On Saturday, it will be 20 years since a relatively unknown band from Washington State released an album that changed the course of rock ‘n’ roll.
Nirvana’s landmark recording “Nevermind” challenged the conventions of mainstream music, selling more than 30 million copies in the process. It also propelled the Seattle sound, a raw and honest style of music called grunge, onto the world stage, and provided a confused generation with an unlikely anthem.
Elizabeth Keenan, ethnomusicology professor at Columbia University, said of the time when Nevermind was released, “It was one of those really interesting political times. There were the years of Reagan growth, but then in ‘87 there’s the stock market crash, and then in 1990, there’s Operation Desert Storm. There’s this mood of real anxiety -- especially for young people. In places like Seattle, this was really characteristic of the mood of the music scene.”
Charles Peterson, a grunge photographer said, “Everybody was working really crappy day jobs and driving crappy cars and renting, you know, group houses. Really, no future in sight.”
Susan Silver, former manager of Soundgarden and manager of Alice in Chains, said the groups “had to play music.”
She said, “It wasn’t to get a record deal, it wasn’t to go on tour, it was -- was what they did, what they were driven to do.”
Sean Kinney, drummer for Alice in Chains, said, “You always have this dream of being a rock guy, but it didn’t seem real, because you don’t live in a town where you see people that happening to too much, you know?”
Butch Vig, who produced Nevermind, said the first time he met Nirvana, they were literally, grungy.
“They opened the door and they walked in the studio and I don’t think they had taken a bath for three days,” he recalled. “They were pretty fried up, kind of crusty.”
Vig said, “At the time, we had no expectations. We were just making a punk rock record, and having the time of our lives.”
Nirvana’s manager, Danny Goldberg, said, “I knew it was great, but I didn’t know it was gonna be that big.”
When Nevermind came out September 24, 1991, Mark Yarm, author of “Everybody Loves Our Town: An Oral History of Grunge,” said it marked a pivotal point in music.
He said, “It’s a day that’s ... sort of a dividing line between the old era and the new.”
The album went on to sell millions of copies, dethroning Michael Jackson for the No. 1 spot on the Billboard chart.
Yarm said, “That was seen as extremely symbolic, because Michael Jackson was the king of pop, he was the old guard, and here comes Nirvana.”
Silver said, “I was on the tour bus with Soundgarden when we got the news, and I think the walls shook on the bus. It was a -- that was a moment in history. ‘Really? Really? That can happen with this music?’ No one expected it or, you know, competed for it. It was, you know, it was resonating with people.”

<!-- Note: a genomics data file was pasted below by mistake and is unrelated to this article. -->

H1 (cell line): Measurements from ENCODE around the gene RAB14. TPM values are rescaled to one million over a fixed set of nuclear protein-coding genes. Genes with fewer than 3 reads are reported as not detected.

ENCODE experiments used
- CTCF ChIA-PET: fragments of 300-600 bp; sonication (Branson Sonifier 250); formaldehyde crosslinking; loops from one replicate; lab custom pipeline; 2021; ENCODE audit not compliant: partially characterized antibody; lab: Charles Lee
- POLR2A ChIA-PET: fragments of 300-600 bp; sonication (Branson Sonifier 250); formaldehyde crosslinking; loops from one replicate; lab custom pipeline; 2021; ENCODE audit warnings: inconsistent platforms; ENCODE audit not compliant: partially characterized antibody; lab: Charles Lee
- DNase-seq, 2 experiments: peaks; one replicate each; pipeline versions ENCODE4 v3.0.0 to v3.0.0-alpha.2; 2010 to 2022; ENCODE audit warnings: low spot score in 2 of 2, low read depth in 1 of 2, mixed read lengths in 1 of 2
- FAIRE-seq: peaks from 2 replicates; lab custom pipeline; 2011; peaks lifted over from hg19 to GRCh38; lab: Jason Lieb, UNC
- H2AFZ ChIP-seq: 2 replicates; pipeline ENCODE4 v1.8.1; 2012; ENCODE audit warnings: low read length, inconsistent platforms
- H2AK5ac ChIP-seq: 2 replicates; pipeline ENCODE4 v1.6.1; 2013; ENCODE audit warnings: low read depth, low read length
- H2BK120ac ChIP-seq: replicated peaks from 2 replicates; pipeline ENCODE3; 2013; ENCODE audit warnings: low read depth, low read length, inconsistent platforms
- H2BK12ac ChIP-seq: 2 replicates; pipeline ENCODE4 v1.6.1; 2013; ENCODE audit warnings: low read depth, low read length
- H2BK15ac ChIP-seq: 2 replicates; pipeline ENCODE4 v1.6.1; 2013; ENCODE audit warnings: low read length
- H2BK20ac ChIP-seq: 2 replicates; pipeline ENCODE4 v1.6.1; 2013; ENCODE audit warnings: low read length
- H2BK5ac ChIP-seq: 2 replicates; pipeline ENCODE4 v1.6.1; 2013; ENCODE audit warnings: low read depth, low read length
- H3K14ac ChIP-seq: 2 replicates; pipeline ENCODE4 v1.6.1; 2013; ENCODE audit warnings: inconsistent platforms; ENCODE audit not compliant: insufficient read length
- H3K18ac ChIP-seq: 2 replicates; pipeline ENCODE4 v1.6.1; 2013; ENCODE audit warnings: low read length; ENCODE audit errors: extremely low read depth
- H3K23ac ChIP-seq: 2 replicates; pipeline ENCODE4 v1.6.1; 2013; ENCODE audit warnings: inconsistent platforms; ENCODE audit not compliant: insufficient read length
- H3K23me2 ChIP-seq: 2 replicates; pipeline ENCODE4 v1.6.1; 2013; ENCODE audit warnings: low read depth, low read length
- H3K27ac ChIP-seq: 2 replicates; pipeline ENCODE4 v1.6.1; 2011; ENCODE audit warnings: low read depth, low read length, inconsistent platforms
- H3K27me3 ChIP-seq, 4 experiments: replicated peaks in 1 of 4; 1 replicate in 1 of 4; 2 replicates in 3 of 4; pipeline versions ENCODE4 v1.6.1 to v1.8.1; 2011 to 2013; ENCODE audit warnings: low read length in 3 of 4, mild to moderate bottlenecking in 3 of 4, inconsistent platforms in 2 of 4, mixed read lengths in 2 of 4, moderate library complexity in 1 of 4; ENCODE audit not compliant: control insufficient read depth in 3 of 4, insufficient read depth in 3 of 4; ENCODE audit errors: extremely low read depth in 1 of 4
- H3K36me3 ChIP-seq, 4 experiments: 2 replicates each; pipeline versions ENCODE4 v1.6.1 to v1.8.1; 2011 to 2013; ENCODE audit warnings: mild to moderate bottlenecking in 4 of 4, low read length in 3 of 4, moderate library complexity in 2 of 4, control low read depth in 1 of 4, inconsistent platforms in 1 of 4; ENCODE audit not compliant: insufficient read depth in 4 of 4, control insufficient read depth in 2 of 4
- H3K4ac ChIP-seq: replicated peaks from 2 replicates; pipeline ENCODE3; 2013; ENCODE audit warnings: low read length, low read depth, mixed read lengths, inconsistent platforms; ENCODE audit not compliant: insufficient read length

Vig added, “It was sort of like Beatlemania, the hysteria, and I’d never really seen anything like that before.”
Sasha Frere-Jones, a music critic for The New Yorker, said, “Kurt singing is maybe the thing that made them -- that’s why the unplugged record is the most sort of chill-inducing. He does that thing that only a few people have done. Lennon could do it, it sounds like two noises -- you hear the note and you hear a distorted version of the note at the same time ... and Kurt could probably do it better than anyone. Ever.”
Yarm said, “All of a sudden, the word ‘grunge,’ you know, your mom and your grandmother knew what grunge was, as a musical form. It was like anyone who was from Seattle and under 30...all these disparate bands Alice in Chains and Soundgarden, Pearl Jam.”
Kinney, of Alice in Chains, said, “A couple years later, when it blew up for Nirvana and Pearl Jam, I wasn’t envious of those guys at all. None of us were on the cover of Time magazine being called a spokesperson of a generation -- that’s -- nobody asked for that.”
But drug addiction and the pressures of fame proved to be the undoing of many of the grunge stars.
Andrew Wood of Mother Love Bone died in 1990. Layne Staley of Alice in Chains died in 2002. And Kurt Cobain committed suicide, shooting himself in the head, in 1994.
Cobain’s death, in particular, on April 5, 1994, Yarm said, was “symbolically huge.”
Yarm said, “Everyone who was alive then pretty much remembers that day.”
Goldberg, Nirvana manager, said, “I can never hear Kurt’s voice without thinking about his suicide and and what a tragedy it was. So it’s sometimes kind of hard for me to listen to, even though I still recognize the brilliance of it.”
He continued, “It’s why we’re talking about this record 20 years later, it did not happen by accident. I think that Kurt Cobain and Nirvana are on that very short list of artists whose work transcends their time.”
Produced by Molly Kordares